The where and how of rice

 Robert Hijmans   |  
Where and how rice is grown is crucial information for determining research priorities. (Photo: IRRI)

Where and how rice is grown is crucial information for determining research priorities. (Photo: IRRI)

Rice is grown in more than 100 countries. According to the Food and Agriculture Organization of the United Nations (FAO), the global rice area harvested in 2005 was 153 million hectares. The amount of land used for rice is less, in the order of 127 million hectares, because in some fields farmers plant two, or even three, rice crops each year. One hectare of double-cropped land therefore provides 2 hectares of rice area each year (areas referred to hereafter are harvested areas, as opposed to actual land areas). On this land, farmers produce 628,000,000,000 kilograms of rough (unmilled) rice.This averages out to about 95 kilograms for each person on Earth.

Almost half the global rice area is in India and China and 89% is in Asia. Africa and the Americas each have a little more than 5%. The eight countries with the most rice area are all in South and Southeast Asia (India, China, Indonesia, Bangladesh, Thailand, Vietnam, Myanmar, and the Philippines) and they have 80% of the global rice area.

Rice production agroecosystems are often classified according to the dominant water regime. For example, rice fields are distinguished for being irrigated or rainfed, and for being flooded or not flooded. Irrigated rice, typically grown on bunded fields that retain water to assure flooded conditions, makes up about 44% of the global rice area. This is the dominant system at high latitudes (both north and south), but also in southern India and on the Indonesian island of Java. Flooded rice is the most productive rice ecosystem, producing about 75% of the global output.

Most of the rainfed rice fields are also flooded for at least part of the growing season. This agroecosystem, commonly known as “rainfed lowlands,” comprises about 45% of the global rice area and is particularly important in eastern India and Southeast Asia. The remaining 11% of the world’s rice area is grown in the “upland” ecosystem, which comprises fields that are neither flooded nor irrigated. In Asia, this system has declined considerably in Thailand and China, but is still important.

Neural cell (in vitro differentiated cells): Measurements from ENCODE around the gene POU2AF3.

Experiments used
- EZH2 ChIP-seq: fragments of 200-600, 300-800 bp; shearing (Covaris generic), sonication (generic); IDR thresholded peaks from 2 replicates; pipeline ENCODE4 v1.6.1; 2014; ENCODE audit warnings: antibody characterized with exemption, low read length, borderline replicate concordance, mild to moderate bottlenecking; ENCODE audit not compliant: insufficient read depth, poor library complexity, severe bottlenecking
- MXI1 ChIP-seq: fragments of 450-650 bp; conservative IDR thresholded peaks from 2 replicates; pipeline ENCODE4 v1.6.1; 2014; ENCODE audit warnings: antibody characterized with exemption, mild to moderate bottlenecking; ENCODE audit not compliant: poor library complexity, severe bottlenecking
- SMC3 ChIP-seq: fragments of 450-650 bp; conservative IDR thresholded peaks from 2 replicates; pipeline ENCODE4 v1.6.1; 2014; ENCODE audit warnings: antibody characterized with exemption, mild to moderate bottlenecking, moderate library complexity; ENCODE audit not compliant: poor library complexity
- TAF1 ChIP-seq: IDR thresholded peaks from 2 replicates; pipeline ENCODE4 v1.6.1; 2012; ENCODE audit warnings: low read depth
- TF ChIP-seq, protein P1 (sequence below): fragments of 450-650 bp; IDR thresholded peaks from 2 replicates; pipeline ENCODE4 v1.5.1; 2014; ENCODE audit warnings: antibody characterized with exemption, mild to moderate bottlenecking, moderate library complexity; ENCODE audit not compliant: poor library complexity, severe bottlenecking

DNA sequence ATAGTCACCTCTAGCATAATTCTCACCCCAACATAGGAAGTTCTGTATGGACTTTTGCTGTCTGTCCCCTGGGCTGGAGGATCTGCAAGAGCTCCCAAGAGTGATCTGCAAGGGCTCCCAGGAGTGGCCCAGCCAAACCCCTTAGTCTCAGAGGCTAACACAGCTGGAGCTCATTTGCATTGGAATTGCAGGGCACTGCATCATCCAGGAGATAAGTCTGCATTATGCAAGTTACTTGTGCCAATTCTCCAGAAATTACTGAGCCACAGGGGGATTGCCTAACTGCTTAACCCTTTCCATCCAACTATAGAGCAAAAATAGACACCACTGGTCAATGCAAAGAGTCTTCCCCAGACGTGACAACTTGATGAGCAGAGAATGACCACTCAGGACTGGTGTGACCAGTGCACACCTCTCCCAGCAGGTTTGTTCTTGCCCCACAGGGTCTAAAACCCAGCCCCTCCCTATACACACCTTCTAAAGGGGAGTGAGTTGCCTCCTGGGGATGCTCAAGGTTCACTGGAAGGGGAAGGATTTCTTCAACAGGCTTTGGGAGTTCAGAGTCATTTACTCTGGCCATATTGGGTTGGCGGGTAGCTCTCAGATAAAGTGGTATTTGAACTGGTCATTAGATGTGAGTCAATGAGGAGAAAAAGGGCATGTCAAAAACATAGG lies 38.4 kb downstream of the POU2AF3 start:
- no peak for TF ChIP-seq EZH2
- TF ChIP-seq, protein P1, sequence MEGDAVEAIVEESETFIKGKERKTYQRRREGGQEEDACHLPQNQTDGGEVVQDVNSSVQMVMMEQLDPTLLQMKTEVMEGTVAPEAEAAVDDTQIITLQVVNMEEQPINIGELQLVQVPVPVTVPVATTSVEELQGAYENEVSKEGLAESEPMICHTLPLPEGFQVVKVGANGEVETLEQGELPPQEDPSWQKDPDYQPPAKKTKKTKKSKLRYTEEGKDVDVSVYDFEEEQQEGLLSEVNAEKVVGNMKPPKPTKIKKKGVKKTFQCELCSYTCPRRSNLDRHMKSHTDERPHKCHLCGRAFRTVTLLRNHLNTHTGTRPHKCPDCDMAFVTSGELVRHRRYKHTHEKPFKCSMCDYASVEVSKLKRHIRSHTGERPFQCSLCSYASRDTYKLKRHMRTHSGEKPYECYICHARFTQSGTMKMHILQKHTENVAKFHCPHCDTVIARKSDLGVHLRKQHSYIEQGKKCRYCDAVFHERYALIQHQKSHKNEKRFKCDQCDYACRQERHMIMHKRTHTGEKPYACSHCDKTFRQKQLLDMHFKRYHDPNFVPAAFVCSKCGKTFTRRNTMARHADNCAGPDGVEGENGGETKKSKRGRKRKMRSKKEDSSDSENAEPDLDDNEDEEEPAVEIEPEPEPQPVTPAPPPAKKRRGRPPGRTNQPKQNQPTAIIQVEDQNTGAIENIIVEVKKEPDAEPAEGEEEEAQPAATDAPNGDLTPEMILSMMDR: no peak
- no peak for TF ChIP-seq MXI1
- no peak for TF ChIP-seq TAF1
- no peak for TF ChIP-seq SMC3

It is the dominant production system in Africa and Brazil in terms of area planted. The reality is always more complex, with fields that are sometimes flooded, or receive very little supplementary irrigation. In parts of northern China, for example, rice is grown as a “normal” (nonflooded) field crop, with supplementary irrigation as needed, while some of the upland rice in Brazil receives water from sprinkler irrigation. It remains a challenge to adequately characterize rice agroecosystems and obtain accurate statistics about their distribution.

The map on the next two pages reflects the International Rice Research Institute’s (IRRI) current best estimates based on subnational level production statistics in rice producing countries. While IRRI has a long history of compiling such data for Asia,1 the Institute now considers all rice-producing countries, in collaboration with the International Center for Tropical Agriculture, the Africa Rice Center, and the International Food Policy Research Institute. The map for Africa is a first approximation, and consistency between the classifications used in Latin America and Asia needs improvement. Meanwhile, the technology for this type of work is changing: a recent paper by Xiangming Xiao and colleagues2 has shown how time series of satellite images from the MODIS sensor can be used to map flooded rice areas.

Knowing where and how rice is grown is crucial for assessing threats to and opportunities for production, and hence for determining research needs. For example, to estimate the possible impact of a drought-tolerant rice variety on income and poverty alleviation, you need to know (along with many other things) how much rice is produced in areas affected by drought, what the current rice yields are, and how much yield increase to expect from the new variety. Trends of detailed rice area and yield data can also help us better understand ongoing patterns of change, and the implications for food security and research priorities.


Dr. Hijmans is a geographer in the IRRI Social Sciences Division.

Leave A Response